In the second toxic style of mentorship, the competition model, principal investigators give two or more trainees the same goal. The implication is that the one who completes the task first — or, more dangerously, the one who generates the data that conform best to the preconceived outcome — is the winner.
Often, the competition is not as obvious as giving trainees the same project, but it still means that they compete against each other, perhaps for first-authorship of a paper or credit for collaborative work. If a trainee does not win the prize, he or she will face much poorer career prospects. This creates the perfect motivation to cross the line and fabricate data, and makes everyone in the lab unhappy and suspicious of one another. Students are treated purely as labour, with no regard to their education. If they do win, they often go on to become bad mentors themselves.The antidote
I have seen many labs run on these toxic models, although not always in such extreme forms. Principal investigators often opt for shades of one or both. To avoid making the same mistakes myself, I am constantly examining my own relationships with my trainees, being sure to limit the number I take on. At the moment, my lab consists of only four graduate students, and no postdocs. Certainly there are mentors who can successfully advise many students: a large group does not by itself lead to a toxic model of mentorship. And different scientific disciplines need different amounts and types of mentorship. But increasing the number of trainees can dilute the mentoring experience. The balance of time and commitment will certainly be different for each faculty mentor.
I often tell my students that 'academic scientist' is the best possible job. The joy that comes from individual mentorship, from discovery, from intellectual and practical challenges, is unique to this environment. Trainees should experience the fun of science, teaching and learning, not the toxic environment of a dictatorial enterprise. And they should be able to question approaches and orthodoxy. I always encourage dissent and enable trainees to question a working hypothesis.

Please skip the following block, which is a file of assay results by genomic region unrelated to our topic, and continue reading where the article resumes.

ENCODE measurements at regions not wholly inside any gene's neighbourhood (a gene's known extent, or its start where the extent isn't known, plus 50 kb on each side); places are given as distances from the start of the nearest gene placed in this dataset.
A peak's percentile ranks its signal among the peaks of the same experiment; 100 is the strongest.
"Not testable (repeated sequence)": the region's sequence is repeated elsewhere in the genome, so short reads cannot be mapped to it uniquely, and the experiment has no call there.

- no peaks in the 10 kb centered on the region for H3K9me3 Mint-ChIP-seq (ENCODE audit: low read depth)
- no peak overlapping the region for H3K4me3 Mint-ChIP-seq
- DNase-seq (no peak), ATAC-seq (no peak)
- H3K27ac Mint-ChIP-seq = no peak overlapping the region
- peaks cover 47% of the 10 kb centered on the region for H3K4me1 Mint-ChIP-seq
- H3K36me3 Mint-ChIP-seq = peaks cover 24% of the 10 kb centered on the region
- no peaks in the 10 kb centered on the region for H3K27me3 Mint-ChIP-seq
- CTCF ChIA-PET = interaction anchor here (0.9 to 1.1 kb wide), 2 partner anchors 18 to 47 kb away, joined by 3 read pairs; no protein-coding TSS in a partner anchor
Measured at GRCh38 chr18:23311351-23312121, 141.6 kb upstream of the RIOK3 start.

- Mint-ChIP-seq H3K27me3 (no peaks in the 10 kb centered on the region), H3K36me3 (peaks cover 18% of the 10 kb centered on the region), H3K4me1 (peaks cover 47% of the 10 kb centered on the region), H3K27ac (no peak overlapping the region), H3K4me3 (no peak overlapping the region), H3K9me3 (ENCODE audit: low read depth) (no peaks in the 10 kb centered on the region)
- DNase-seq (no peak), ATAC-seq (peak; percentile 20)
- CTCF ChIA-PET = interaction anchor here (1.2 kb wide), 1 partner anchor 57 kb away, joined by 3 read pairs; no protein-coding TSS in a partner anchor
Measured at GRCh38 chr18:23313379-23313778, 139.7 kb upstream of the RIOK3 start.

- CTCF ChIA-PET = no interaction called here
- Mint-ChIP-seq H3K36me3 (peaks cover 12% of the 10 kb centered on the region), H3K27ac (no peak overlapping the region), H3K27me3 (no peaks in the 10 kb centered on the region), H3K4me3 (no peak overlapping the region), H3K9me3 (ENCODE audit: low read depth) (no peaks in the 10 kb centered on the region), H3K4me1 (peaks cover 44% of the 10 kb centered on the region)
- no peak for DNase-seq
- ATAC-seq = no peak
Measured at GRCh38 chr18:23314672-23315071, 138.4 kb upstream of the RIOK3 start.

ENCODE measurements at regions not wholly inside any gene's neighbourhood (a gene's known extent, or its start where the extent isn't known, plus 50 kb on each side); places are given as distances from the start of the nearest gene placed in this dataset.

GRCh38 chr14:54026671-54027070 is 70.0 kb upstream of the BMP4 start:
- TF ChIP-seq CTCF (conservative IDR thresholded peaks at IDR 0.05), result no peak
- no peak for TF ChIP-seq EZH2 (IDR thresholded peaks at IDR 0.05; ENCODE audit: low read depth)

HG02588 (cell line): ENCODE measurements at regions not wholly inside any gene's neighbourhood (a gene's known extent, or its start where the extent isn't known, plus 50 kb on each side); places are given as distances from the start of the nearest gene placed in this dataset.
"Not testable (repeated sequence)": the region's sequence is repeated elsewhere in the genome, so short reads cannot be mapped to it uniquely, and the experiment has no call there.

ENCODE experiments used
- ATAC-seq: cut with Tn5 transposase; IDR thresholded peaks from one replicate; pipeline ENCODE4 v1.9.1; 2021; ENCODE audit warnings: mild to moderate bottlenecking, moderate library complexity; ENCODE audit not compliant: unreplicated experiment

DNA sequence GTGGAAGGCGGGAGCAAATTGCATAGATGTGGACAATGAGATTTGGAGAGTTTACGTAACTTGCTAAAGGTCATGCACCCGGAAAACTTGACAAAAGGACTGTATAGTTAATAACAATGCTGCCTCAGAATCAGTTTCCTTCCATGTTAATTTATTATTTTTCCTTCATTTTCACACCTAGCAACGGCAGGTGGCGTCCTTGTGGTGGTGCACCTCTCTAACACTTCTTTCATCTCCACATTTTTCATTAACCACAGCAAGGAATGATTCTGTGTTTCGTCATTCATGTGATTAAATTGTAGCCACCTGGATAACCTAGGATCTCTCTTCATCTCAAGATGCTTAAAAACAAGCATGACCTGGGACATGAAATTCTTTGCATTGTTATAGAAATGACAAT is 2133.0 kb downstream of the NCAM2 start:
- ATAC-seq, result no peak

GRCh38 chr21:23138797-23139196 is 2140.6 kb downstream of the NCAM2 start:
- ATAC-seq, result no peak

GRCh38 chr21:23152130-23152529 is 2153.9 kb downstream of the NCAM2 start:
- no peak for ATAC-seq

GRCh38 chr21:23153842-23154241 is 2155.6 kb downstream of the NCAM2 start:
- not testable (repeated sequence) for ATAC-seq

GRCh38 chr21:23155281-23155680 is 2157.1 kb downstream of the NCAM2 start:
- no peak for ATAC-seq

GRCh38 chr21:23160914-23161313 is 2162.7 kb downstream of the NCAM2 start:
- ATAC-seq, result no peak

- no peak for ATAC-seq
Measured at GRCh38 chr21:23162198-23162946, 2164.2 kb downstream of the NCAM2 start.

All successful models of mentorship have a common thread: the mentors commit to their trainees. Losing focus on the student or postdoc violates the most basic premise of mentorship — that trainees are there to be trained. Viewing trainees as merely cheap labour leads to toxic mentorship.
My advice to students and postdocs is to choose your adviser well. Pick an open mentor who has a good track record with students. If your principal investigator starts to exhibit toxic behaviour, address this with him or her. If you find yourself in a truly toxic environment, seek guidance from a graduate coordinator, assistant dean or other authority figure who oversees the pre- or postdoctoral training programmes — and ask for help in finding another mentor. No fledgling scientist has time to waste on a toxic situation.
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- Charles Wood is chair of the department of physiology and functional genomics at the University of Florida in Gainesville.